In a previous post, we discussed ways that the acoustics of a conference room can affect the audio quality of the video conferencing system. Here in Part 2 we will go over some general recommendations on designing the room to get the best sound from the system.
Good Design Principles
The three main pillars to good acoustical design for a video conference room are:
1. Low background noise
2. Low reverberation
3. Microphones located close to the talkers
If you can provide those three items in all conference rooms, you can achieve the natural, immersive sound quality that your HD video conference system is capable of.
The HVAC noise in the conference room should be less than 30 dBA or Noise Criteria (NC) 25. Most building HVAC systems will exceed this level unless care is taken to add lined duct, locate equipment away from the room, and use low air velocities.
Many conference rooms have a glass wall looking outside or into a corridor or lobby area. Intruding noises like traffic or people talking outside the room can interfere with the conference too. Some conference areas are not even divided from the rest of the open office area, which is not a good idea for video conferencing.
An ideal conference room should have a reverberation time around 0.5 seconds. This is not possible in a room with a lot of hard surfaces like glass, drywall, concrete, or exposed metal deck. A reverberant room makes speech sound muddy and makes the background noise louder.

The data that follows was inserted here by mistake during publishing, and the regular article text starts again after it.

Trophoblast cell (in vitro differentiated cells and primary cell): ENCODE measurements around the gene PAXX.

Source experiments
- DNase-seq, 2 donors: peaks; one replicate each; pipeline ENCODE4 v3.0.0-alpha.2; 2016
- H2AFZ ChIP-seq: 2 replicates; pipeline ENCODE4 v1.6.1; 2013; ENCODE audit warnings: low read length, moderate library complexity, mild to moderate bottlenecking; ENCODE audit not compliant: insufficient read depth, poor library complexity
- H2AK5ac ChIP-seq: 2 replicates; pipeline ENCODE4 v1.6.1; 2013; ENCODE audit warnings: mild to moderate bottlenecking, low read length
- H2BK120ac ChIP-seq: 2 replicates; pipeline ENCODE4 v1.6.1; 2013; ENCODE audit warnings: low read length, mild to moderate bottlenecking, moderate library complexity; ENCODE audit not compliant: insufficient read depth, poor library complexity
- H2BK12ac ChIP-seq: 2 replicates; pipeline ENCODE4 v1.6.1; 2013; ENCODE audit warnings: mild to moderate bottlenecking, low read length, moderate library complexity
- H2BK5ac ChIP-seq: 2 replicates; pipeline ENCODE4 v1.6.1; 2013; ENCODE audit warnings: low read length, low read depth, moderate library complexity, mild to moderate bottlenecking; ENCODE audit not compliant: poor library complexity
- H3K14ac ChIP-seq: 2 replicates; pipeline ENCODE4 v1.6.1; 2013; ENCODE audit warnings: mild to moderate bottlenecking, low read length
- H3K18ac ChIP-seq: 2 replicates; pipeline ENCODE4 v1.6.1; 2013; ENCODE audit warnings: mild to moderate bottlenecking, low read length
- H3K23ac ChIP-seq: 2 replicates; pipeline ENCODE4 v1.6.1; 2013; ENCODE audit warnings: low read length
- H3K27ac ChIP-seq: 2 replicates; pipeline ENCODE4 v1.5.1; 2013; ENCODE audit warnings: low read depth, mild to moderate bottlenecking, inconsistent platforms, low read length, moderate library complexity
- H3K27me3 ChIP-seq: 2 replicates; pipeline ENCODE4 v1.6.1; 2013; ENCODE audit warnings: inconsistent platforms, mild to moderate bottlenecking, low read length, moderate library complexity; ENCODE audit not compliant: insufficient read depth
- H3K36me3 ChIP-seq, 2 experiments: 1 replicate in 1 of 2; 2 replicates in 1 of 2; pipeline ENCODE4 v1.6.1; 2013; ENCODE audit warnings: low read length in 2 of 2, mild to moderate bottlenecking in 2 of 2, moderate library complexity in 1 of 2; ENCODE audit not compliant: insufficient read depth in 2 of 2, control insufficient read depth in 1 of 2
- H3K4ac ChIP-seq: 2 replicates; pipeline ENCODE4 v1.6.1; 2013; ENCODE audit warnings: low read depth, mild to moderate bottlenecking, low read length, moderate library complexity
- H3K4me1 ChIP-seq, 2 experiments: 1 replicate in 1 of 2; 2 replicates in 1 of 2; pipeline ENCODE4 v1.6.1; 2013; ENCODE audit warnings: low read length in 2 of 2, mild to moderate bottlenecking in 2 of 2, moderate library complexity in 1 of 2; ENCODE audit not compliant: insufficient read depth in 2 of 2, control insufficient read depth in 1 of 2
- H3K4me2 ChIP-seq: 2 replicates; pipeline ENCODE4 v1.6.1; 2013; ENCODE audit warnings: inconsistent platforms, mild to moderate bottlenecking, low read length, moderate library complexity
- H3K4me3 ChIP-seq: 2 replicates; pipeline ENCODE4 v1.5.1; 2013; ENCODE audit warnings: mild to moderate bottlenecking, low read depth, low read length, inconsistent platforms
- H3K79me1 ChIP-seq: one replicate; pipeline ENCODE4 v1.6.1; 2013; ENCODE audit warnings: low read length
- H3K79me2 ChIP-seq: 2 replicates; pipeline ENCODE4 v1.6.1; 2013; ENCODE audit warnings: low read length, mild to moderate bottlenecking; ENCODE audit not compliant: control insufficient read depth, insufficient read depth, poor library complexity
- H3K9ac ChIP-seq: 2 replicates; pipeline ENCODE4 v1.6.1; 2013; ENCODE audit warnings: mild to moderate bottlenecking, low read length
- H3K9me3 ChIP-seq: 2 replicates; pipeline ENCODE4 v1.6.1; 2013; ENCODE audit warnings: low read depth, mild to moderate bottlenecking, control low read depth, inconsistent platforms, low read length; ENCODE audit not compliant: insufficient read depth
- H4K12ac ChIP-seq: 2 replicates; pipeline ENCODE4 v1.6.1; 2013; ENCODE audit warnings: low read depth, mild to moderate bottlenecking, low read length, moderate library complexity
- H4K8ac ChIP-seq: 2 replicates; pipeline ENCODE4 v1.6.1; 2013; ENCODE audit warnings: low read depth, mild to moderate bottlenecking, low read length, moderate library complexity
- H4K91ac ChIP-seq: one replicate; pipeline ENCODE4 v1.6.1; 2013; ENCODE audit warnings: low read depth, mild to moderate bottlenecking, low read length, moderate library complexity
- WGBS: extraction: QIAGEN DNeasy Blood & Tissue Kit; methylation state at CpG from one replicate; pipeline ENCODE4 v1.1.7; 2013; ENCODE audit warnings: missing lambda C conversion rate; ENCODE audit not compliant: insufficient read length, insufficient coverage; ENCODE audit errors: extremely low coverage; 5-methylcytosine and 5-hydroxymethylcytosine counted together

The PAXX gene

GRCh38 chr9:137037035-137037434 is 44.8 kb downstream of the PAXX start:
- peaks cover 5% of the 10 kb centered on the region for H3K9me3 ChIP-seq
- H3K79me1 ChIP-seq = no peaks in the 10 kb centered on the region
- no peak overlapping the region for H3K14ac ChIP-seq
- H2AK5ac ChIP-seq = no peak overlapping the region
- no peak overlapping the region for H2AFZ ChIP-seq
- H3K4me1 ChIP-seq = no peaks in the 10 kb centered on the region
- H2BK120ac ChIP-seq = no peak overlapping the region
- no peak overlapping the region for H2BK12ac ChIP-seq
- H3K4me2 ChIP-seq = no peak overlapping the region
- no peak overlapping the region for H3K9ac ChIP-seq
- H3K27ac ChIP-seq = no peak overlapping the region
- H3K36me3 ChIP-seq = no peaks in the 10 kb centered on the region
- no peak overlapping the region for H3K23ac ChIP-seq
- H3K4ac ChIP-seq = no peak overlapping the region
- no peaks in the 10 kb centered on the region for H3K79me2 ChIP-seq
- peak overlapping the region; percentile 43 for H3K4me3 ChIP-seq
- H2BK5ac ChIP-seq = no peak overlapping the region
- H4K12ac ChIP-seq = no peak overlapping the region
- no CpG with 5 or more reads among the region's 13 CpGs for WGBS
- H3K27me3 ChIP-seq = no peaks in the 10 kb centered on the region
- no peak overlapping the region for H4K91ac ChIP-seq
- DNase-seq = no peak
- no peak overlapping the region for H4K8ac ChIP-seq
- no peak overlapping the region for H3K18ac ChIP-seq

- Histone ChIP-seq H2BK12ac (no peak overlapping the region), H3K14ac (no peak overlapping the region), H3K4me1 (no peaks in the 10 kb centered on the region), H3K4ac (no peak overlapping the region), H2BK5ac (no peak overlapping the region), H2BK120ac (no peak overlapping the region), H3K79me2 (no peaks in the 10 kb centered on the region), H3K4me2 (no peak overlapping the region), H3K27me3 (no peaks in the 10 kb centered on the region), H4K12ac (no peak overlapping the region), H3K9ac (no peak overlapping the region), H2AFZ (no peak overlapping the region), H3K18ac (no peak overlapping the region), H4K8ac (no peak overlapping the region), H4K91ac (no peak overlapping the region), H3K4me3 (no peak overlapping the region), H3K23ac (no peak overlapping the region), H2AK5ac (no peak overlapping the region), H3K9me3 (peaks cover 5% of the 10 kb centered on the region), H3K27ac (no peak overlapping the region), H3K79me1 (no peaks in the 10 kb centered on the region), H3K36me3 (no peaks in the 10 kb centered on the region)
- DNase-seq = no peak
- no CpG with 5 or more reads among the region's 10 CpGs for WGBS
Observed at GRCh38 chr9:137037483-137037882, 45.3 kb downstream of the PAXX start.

Soft, sound absorbing materials are needed to control reverberation, and they should be distributed around the walls and on the ceiling. This doesn’t mean that your conference room has to have a lay-in tile ceiling and fabric-wrapped rectangular acoustical panels on the walls. Acoustical treatments can be beautiful too. Take a look at our Pinterest boards for ideas like acoustical plaster, microperforated wood, perforated gypsum board, stretched fabric, and other unique treatments.
According to the old adage, children should be seen and not heard. Microphones are the opposite. No one wants to see them, but unfortunately to be heard well they usually need to be seen too. For optimum audio quality, each person should have their own gooseneck microphone. There are wireless goosenecks available with rechargeable batteries, so they can be stored in a cabinet and placed on the table as needed with no unsightly wires or cutouts in the table.
The next best option is probably to use a tabletop microphone, but they have limitations. They are usually farther away from the person speaking, they can be blocked by a laptop on the table, and shuffling papers on the table near the microphone creates noise.
Another good option is a beamforming microphone array, which uses multiple microphones and advanced processing to isolate the person talking from the other noise in the room as much as possible. Examples include the ClearOne Beamforming Microphone Array or the recently announced Microflex Advance from Shure which can replace a 2x2 ceiling tile. The microphone array can be mounted on the table, in the ceiling, or suspended from the ceiling. Either way, closer to the talker is better.
Avoid using individual microphones suspended from the ceiling or mounted directly in the ceiling tiles. This option puts the microphone farthest from the talker and creates the worst signal-to-noise ratio.